FIRST Minister Carwyn Jones is quick to tell anyone who will listen that no-one in Wales supports retaining the status quo when it comes to the number of councils in Wales.
It appears that his own party is doing the least listening.
Last week the much-anticipated Williams Report recommended cutting local authorities from 22 to as few as ten, and proposed merging exisiting councils to achieve the reduction.
In Gwent that would mean Newport merging with Monmouthshire; while Torfaen, Blaenau Gwent and Caerphilly would become one council.
The report also proposed that basic agreements for mergers should be in place by Easter.
Not a chance.
Mr Jones is already facing considerable dissent from within his own party. That is unsurprising, given that the proposed reorganisation would lead to a cull of Labour councillors.
Councils themselves are voicing concerns about the proposals - mainly in private but increasingly in public.
The cost of reorganisation will be £100 million according to Williams and double that according to unions and the organisation that represents Welsh councils.
And this comes at a time when councils are hacking away at their budgets while trying to protect front-line services.
As local authority chiefs wrestle with the toughest set of economic circumstances in living memory, are they really expected to keep all those balls in the air and focus on reorganisation at the same time?
Labour MPs Chris Evans (Islwyn) and Paul Murphy (Torfaen) have already voiced their concerns over cost.
And this week their party colleague AM Lynne Neagle (Torfaen) suggested that explaining to someone whose meals on wheels service was being scrapped that a shed-load of money was available to create new councils would be a difficult job.
The savings may well outweigh the costs in a relatively short period of time but that is a tough argument to present to people campaigning against library and leisure centre closures.
The reality is that Welsh local government reorganisation in 1996 was fundamentally flawed. The move from a two-tier system of county and borough councils to unitary authorities was supposed to devolve power and accountability to a local level.
But the result was the creation of too many councils, some of which are simply too small to do everything they are expected to do.
What those buried deepest in this debate - largely politicians, civil servants, academics and - yes - journalists - need to remember is that the vast majority of people simply do not care about it.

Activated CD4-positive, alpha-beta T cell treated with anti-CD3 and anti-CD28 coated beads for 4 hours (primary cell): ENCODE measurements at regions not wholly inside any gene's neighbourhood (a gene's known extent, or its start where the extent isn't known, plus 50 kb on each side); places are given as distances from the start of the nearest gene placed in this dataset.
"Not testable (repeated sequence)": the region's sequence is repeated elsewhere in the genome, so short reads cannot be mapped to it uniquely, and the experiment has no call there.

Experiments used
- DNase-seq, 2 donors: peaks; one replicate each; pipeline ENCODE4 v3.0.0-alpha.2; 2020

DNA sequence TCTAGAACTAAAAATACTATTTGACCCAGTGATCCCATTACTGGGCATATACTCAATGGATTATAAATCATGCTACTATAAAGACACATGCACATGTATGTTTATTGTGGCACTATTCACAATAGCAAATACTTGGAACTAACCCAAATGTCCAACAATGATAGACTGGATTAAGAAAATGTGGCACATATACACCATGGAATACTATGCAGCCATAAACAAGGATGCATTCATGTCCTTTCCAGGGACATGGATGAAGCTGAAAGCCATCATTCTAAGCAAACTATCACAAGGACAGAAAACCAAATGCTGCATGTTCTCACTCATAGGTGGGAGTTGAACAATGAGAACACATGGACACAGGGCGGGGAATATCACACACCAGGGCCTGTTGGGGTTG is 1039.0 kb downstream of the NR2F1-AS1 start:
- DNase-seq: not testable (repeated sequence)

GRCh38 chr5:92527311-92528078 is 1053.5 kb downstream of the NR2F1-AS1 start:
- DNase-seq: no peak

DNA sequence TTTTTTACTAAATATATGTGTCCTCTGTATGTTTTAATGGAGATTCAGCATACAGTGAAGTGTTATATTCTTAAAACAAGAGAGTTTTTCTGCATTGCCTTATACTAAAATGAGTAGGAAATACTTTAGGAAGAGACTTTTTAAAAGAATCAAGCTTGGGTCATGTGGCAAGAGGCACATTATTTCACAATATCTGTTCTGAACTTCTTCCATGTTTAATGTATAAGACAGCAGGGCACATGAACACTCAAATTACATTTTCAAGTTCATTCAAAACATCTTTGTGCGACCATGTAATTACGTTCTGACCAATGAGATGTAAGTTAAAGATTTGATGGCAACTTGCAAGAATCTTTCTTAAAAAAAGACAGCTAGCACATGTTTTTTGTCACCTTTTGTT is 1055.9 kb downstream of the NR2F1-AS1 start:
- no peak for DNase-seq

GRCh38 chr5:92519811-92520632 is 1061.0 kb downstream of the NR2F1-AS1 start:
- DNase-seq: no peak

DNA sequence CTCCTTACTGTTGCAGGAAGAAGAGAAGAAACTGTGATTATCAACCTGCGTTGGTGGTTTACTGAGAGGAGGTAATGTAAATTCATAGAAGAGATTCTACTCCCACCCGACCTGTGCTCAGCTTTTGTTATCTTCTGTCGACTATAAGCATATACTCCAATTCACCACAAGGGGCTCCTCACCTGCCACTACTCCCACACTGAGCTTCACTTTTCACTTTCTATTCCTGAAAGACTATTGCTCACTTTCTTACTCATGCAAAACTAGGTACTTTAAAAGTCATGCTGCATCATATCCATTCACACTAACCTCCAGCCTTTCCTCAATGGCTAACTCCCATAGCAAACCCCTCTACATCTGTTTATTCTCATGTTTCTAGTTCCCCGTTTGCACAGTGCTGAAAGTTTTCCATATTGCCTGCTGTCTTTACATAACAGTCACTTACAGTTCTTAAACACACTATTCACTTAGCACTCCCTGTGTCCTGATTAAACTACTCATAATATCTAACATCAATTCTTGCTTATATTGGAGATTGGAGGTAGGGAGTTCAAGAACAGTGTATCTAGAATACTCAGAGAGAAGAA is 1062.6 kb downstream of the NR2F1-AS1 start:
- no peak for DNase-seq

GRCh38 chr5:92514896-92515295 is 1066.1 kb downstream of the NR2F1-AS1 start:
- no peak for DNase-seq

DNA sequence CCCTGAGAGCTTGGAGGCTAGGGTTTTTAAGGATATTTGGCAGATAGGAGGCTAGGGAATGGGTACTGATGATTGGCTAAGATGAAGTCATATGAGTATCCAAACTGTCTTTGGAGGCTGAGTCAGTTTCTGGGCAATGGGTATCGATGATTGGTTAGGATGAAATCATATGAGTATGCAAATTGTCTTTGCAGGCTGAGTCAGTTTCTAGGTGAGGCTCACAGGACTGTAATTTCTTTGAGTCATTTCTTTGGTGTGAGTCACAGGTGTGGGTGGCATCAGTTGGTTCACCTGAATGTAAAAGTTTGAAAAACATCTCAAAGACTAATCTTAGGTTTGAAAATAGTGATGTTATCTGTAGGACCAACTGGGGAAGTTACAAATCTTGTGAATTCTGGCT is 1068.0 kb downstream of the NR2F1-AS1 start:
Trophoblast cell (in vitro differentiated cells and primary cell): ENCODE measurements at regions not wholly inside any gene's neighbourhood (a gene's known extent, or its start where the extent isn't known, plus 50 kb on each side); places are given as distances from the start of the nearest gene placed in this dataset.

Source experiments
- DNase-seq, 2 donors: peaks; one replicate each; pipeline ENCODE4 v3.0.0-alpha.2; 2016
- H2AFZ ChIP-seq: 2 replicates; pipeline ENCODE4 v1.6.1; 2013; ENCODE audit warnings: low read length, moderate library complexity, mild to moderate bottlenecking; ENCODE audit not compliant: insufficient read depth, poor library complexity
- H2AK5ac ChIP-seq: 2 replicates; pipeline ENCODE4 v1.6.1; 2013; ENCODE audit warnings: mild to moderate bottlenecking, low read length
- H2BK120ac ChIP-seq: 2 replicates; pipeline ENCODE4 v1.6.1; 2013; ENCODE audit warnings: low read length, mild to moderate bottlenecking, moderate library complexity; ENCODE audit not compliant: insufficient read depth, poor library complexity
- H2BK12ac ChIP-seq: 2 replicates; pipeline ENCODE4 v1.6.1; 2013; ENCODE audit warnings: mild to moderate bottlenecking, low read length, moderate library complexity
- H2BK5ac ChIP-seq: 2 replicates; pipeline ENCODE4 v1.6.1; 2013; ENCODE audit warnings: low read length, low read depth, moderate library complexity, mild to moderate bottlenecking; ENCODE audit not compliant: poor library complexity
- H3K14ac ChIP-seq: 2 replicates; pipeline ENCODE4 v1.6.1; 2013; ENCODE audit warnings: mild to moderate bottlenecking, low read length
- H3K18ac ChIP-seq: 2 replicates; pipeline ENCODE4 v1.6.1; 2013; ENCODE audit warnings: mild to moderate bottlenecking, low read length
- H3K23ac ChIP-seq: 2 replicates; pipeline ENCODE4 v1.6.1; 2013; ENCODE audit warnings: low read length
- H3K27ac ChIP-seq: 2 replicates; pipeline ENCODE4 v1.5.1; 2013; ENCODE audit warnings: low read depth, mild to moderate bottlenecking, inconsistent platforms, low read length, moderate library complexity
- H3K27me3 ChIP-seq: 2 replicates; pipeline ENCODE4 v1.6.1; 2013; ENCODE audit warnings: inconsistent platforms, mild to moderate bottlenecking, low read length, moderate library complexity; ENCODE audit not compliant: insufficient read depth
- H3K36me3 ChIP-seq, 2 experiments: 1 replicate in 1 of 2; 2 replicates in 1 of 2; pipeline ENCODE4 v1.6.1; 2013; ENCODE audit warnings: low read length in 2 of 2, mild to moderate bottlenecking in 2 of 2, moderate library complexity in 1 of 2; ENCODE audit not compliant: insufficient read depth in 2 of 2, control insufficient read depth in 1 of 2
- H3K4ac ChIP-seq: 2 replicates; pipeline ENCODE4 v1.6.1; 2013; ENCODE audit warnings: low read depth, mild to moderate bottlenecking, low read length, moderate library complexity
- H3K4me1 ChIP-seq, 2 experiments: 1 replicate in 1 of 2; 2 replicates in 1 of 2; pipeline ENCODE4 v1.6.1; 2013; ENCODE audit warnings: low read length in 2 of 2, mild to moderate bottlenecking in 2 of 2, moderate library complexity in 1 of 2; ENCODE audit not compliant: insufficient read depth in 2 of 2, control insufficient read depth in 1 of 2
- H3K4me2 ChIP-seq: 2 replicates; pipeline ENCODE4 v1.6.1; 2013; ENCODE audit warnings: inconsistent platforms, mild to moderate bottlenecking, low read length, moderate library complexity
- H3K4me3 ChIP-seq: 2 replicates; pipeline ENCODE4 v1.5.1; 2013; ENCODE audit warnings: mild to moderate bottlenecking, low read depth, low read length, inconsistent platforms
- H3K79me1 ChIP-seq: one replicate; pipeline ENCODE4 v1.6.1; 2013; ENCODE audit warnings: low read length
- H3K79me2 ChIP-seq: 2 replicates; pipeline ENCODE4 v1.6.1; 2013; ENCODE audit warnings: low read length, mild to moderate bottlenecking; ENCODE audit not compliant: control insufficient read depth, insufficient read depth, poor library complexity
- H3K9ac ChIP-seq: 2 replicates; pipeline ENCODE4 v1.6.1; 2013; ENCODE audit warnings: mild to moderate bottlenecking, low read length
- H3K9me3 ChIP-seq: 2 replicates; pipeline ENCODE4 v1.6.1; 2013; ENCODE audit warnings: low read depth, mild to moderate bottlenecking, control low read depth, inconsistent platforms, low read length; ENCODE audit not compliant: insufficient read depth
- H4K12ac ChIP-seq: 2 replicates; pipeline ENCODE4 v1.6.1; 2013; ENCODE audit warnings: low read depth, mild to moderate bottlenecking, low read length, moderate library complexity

I've worked in areas that have two-tier and unitary systems. People do not differentiate between the two - they simply refer to 'the council' irrespective of the system of local government.
All they care about is whether their bins are emptied on time, whether the streets are clean, whether their children's schools are up to standard.
In other words, they want to know whether they are getting value for money in return for their council tax.
If anybody at the heart of this reorganisation debate really thinks it is important to average families then they need to get out more.
The idea of there being some kind of reorganisation process under way by Easter is simply ludicrous. It will not happen because there are too many people and too many organisations with vested interests involved in the debate.
Have we got too many councils in Wales? Undoubtedly.
Is bashing together a few neighbouring authorities the best way to cut numbers? Probably not. While I could see the sense in having a council that covered, for instance, the M4 corridor of Newport, Cwmbran, Caldicot and Chepstow, the idea of a council based in Newport having responsibility for somewhere like Abergavenny seems bonkers.
But the alternative would involved boundary changes and even more cost.
Will the recommendations of the Williams Report be actioned? Despite what is being said at Welsh Government level I have my doubts.
These proposals are probably the right idea but at entirely the wrong time.